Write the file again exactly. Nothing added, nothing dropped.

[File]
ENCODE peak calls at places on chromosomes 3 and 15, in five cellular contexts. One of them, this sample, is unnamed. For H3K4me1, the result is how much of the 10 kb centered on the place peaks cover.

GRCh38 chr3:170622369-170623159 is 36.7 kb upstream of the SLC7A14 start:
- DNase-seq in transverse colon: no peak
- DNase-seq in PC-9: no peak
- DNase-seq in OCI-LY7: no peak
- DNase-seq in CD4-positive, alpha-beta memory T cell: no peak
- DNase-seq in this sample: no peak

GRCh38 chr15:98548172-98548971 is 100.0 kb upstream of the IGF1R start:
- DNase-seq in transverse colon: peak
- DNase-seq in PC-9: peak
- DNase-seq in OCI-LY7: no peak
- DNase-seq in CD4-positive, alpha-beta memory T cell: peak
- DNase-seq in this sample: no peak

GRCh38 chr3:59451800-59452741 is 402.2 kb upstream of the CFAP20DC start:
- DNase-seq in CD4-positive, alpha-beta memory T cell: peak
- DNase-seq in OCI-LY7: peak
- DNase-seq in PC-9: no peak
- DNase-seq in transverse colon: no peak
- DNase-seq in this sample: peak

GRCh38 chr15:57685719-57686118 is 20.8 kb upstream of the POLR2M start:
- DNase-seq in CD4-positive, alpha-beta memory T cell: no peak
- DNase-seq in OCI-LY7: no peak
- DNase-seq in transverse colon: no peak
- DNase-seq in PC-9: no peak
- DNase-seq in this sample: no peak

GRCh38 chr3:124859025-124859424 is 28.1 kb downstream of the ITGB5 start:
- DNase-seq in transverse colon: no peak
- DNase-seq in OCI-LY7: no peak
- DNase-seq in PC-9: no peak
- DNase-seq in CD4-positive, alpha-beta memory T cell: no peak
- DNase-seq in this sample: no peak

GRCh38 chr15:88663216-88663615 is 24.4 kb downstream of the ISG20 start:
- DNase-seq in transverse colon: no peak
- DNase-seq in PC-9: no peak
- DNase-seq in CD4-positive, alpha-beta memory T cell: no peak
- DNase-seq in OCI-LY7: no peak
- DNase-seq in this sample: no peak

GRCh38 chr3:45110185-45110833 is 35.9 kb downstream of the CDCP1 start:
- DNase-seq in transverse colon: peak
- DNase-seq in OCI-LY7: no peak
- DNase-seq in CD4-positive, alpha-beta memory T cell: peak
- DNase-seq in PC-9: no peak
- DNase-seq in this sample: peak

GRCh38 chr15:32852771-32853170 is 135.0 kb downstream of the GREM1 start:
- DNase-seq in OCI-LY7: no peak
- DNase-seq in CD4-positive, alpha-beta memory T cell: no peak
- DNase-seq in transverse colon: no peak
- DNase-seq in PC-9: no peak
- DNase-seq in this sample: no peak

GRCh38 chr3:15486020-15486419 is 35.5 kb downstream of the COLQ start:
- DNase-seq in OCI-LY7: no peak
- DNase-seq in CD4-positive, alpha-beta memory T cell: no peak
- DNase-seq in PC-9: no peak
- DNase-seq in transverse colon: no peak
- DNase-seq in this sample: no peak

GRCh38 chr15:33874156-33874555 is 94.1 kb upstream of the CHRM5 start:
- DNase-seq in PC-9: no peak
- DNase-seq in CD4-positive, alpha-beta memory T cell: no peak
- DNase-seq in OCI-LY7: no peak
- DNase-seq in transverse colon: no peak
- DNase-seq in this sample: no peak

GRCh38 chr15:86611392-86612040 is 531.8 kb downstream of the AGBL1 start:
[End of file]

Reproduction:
ENCODE peak calls at places on chromosomes 3 and 15, in five cellular contexts. One of them, this sample, is unnamed. For H3K4me1, the result is how much of the 10 kb centered on the place peaks cover.

GRCh38 chr3:170622369-170623159 is 36.7 kb upstream of the SLC7A14 start:
- DNase-seq in transverse colon: no peak
- DNase-seq in PC-9: no peak
- DNase-seq in OCI-LY7: no peak
- DNase-seq in CD4-positive, alpha-beta memory T cell: no peak
- DNase-seq in this sample: no peak

GRCh38 chr15:98548172-98548971 is 100.0 kb upstream of the IGF1R start:
- DNase-seq in transverse colon: peak
- DNase-seq in PC-9: peak
- DNase-seq in OCI-LY7: no peak
- DNase-seq in CD4-positive, alpha-beta memory T cell: peak
- DNase-seq in this sample: no peak

GRCh38 chr3:59451800-59452741 is 402.2 kb upstream of the CFAP20DC start:
- DNase-seq in CD4-positive, alpha-beta memory T cell: peak
- DNase-seq in OCI-LY7: peak
- DNase-seq in PC-9: no peak
- DNase-seq in transverse colon: no peak
- DNase-seq in this sample: peak

GRCh38 chr15:57685719-57686118 is 20.8 kb upstream of the POLR2M start:
- DNase-seq in CD4-positive, alpha-beta memory T cell: no peak
- DNase-seq in OCI-LY7: no peak
- DNase-seq in transverse colon: no peak
- DNase-seq in PC-9: no peak
- DNase-seq in this sample: no peak

GRCh38 chr3:124859025-124859424 is 28.1 kb downstream of the ITGB5 start:
- DNase-seq in transverse colon: no peak
- DNase-seq in OCI-LY7: no peak
- DNase-seq in PC-9: no peak
- DNase-seq in CD4-positive, alpha-beta memory T cell: no peak
- DNase-seq in this sample: no peak

GRCh38 chr15:88663216-88663615 is 24.4 kb downstream of the ISG20 start:
- DNase-seq in transverse colon: no peak
- DNase-seq in PC-9: no peak
- DNase-seq in CD4-positive, alpha-beta memory T cell: no peak
- DNase-seq in OCI-LY7: no peak
- DNase-seq in this sample: no peak

GRCh38 chr3:45110185-45110833 is 35.9 kb downstream of the CDCP1 start:
- DNase-seq in transverse colon: peak
- DNase-seq in OCI-LY7: no peak
- DNase-seq in CD4-positive, alpha-beta memory T cell: peak
- DNase-seq in PC-9: no peak
- DNase-seq in this sample: peak

GRCh38 chr15:32852771-32853170 is 135.0 kb downstream of the GREM1 start:
- DNase-seq in OCI-LY7: no peak
- DNase-seq in CD4-positive, alpha-beta memory T cell: no peak
- DNase-seq in transverse colon: no peak
- DNase-seq in PC-9: no peak
- DNase-seq in this sample: no peak

GRCh38 chr3:15486020-15486419 is 35.5 kb downstream of the COLQ start:
- DNase-seq in OCI-LY7: no peak
- DNase-seq in CD4-positive, alpha-beta memory T cell: no peak
- DNase-seq in PC-9: no peak
- DNase-seq in transverse colon: no peak
- DNase-seq in this sample: no peak

GRCh38 chr15:33874156-33874555 is 94.1 kb upstream of the CHRM5 start:
- DNase-seq in PC-9: no peak
- DNase-seq in CD4-positive, alpha-beta memory T cell: no peak
- DNase-seq in OCI-LY7: no peak
- DNase-seq in transverse colon: no peak
- DNase-seq in this sample: no peak

GRCh38 chr15:86611392-86612040 is 531.8 kb downstream of the AGBL1 start: